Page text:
In order to best succeed in the development of a successful business plan in Viet Nam, especially Ha Noi, it is important to understand that the literacy rate in the country is rising as is the recognition of partnering with American business . The Vietnamese are very smart and industrious, but most importantly, are loyal and trustworthy. The university students want to work and make money, and are willing to do whatever it takes to get a job that will allow them to better their family’s social status and earn the monies to better their standard of living . At this point rote learning has been the rule in all levels of education, but with an innovative training program at the corporate level, they will easily adapt and provide a very intelligent, loyal, and hard-working employee base. Moreover, utilizing McDonalds’ original business and marketing plan, major companies can enter at a reasonable cost by simply focusing on the elementary and secondary school children/students and having the product base to attract their attention and increase the value of the educational programs. Sponsorship of simple scholarships, awards, and internships will gain strong loyalty to any company that will “step up to the plate” and assist the schools in motivating and teaching students English, and sponsoring higher degrees of learning. University students are readily available and equipped with the basic skill sets to be trained for entry level positions.
FirstSwing learned that most foreign companies and capital ventures are not willing to build relationships or invest time/money into a realistic training program for the workforce. Most merely use the populace for perfunctory tasks and are unwilling to develop a long-range strategy for a creative business plan that would benefit both the corporation and the Vietnamese people. This lack of respect and failure to partner will only perpetuate resentment and result in a fragile “one-way” relationship. The “short term greed=long term stupidity” philosophy has left the door open for a progressive company that realizes that Viet Nam is rapidly growing and is blossoming as a consumer nation . With the increase in literacy and numerous untapped natural resources, a motivated populace, the promise of intelligent university students, and the guidance and leadership of a visionary American company, the timing for mutually-rewarding synergy is readily available.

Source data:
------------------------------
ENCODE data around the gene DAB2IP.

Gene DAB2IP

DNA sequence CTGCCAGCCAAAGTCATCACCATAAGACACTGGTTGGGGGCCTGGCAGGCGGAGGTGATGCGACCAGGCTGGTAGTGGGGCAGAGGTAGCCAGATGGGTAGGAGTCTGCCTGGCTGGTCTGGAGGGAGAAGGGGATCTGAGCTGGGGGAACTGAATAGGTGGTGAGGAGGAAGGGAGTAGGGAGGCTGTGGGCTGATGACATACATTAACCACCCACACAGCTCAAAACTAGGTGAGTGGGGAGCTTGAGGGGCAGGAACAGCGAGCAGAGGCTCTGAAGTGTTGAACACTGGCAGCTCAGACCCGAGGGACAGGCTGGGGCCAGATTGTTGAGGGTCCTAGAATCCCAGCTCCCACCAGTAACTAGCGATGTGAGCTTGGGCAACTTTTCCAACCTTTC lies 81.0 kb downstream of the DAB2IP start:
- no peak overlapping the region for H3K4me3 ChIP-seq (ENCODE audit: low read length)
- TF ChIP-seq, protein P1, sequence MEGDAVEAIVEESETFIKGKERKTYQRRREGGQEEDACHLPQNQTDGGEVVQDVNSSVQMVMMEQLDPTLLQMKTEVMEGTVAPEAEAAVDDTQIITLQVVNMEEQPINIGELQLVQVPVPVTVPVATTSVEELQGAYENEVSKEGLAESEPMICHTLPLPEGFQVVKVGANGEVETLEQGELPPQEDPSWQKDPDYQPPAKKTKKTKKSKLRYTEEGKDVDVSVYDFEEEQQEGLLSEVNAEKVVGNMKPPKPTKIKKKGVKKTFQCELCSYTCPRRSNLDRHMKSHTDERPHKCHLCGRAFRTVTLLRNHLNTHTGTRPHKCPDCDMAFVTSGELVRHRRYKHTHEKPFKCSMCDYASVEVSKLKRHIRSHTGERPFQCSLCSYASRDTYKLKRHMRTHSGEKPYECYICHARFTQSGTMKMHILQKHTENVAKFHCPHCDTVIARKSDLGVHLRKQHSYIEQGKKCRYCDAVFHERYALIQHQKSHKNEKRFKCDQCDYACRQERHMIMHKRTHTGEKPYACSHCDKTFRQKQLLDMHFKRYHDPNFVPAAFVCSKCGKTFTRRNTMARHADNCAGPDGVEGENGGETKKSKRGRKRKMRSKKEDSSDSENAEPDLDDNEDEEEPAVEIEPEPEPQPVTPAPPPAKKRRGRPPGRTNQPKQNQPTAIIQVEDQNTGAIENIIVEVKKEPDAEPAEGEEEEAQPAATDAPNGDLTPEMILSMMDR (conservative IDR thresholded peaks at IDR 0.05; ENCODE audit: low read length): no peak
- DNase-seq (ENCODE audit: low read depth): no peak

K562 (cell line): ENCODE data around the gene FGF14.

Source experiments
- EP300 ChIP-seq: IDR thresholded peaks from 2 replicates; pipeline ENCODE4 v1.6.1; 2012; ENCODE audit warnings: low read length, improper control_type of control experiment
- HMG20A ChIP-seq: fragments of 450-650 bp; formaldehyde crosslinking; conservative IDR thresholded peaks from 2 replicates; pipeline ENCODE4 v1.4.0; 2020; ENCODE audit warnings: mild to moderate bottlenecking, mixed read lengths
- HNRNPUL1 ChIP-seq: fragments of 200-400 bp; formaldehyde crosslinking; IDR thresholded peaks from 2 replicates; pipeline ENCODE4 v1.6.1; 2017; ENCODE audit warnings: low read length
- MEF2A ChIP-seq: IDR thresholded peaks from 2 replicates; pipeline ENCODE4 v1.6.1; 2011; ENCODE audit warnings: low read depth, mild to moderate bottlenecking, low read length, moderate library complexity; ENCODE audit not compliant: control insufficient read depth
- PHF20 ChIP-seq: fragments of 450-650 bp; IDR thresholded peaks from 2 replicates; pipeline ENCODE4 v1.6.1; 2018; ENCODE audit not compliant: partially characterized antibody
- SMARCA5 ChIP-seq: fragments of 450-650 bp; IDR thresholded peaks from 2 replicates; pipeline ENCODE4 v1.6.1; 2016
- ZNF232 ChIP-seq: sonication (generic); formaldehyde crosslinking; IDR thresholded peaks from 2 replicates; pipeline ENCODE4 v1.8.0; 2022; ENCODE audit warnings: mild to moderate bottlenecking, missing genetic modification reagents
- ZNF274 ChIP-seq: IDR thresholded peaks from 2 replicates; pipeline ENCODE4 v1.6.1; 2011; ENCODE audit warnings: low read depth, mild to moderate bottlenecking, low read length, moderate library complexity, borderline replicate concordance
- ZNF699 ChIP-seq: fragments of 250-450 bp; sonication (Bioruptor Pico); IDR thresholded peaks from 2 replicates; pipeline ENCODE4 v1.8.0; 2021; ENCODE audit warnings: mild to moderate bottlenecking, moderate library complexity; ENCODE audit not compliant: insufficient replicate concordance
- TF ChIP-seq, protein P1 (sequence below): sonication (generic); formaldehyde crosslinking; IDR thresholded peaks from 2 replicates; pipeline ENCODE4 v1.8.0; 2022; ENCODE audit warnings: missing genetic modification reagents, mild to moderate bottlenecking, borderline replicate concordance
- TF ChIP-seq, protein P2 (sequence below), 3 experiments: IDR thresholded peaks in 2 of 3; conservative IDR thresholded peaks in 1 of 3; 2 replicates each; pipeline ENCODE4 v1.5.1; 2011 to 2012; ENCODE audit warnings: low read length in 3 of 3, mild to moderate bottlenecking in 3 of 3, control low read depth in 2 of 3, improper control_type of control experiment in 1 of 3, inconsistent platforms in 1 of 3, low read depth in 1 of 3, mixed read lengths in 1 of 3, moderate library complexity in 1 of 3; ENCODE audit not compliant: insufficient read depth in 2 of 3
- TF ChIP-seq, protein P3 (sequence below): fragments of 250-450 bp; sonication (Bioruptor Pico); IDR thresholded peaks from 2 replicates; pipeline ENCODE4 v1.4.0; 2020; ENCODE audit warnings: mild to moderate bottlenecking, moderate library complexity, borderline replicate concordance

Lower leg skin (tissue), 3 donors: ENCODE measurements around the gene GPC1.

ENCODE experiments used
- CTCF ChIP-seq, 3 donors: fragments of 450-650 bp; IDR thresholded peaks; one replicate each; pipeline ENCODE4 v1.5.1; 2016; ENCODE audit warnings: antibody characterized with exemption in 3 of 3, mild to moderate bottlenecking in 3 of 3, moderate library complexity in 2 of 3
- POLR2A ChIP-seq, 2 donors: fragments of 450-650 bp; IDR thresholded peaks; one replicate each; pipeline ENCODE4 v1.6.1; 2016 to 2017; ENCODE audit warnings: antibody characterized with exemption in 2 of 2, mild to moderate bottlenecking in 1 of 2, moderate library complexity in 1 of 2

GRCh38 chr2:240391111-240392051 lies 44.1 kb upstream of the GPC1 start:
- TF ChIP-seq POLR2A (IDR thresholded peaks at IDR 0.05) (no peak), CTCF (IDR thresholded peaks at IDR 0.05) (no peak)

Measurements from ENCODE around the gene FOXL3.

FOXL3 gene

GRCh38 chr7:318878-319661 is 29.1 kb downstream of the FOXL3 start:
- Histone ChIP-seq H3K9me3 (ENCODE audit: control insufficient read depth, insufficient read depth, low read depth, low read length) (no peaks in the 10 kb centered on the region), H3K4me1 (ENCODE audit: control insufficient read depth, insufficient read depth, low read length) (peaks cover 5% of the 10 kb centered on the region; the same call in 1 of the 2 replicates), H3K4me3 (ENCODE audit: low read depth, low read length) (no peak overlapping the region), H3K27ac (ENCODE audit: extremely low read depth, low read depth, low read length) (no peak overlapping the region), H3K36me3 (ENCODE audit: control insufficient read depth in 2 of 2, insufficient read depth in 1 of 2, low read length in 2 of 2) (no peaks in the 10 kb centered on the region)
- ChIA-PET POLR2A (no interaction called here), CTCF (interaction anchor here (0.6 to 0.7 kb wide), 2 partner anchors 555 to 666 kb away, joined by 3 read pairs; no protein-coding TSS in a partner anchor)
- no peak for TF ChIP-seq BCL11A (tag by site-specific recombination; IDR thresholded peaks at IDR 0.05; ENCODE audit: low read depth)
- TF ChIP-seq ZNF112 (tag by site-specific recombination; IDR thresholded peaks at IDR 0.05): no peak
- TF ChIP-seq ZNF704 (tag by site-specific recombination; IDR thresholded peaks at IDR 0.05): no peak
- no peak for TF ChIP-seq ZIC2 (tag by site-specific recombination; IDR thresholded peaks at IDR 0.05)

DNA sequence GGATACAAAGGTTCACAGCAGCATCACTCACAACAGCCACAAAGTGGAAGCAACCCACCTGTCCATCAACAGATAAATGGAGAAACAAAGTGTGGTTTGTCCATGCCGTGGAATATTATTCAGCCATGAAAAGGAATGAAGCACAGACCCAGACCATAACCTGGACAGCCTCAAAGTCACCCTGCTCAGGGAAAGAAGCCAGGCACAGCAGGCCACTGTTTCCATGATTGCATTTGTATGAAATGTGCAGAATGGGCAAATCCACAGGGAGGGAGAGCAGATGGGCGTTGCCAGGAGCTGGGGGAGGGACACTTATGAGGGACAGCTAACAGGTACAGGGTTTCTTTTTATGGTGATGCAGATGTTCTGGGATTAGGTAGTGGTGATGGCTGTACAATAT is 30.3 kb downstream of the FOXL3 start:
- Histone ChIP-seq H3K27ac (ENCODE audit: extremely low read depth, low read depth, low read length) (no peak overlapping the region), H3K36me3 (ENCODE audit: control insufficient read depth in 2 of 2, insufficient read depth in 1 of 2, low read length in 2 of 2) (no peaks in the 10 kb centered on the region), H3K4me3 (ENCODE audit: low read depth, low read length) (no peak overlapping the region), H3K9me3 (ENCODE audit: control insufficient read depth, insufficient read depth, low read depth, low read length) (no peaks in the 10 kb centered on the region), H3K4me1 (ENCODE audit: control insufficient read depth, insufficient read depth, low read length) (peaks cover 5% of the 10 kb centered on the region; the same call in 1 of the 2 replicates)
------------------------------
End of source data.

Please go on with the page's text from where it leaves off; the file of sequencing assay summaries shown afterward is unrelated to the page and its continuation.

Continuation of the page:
“Baseball Diplomacy” may have opened the door a bit wider as FirstSwing has built a strong basis of trust and friendship with local leaders in both the private and educational sectors. The development of an active youth sports program will further build allegiance and personal relationships with sponsors and companies willing to join in the fun and help the kids become proficient at the game as well as learn basic “life lessons”. Baseball is a direct conduit to a successful relationship with young and old alike, and will escalate those taking proactive measures to an influential and dominant position in the socialization process. The Hanoi Youth Baseball Club (http://www.hanoibaseball.com) and FirstSwing have united to send the first team from Viet Nam to an international tourney (Indonesia, June 2009) and have also applied for a Little League Charter. The momentum has begun and it is time to really “swing for the fences!” GAGPTH! Bóng Chày Rocks!!!
By Phil Rognier, 2 May, 2009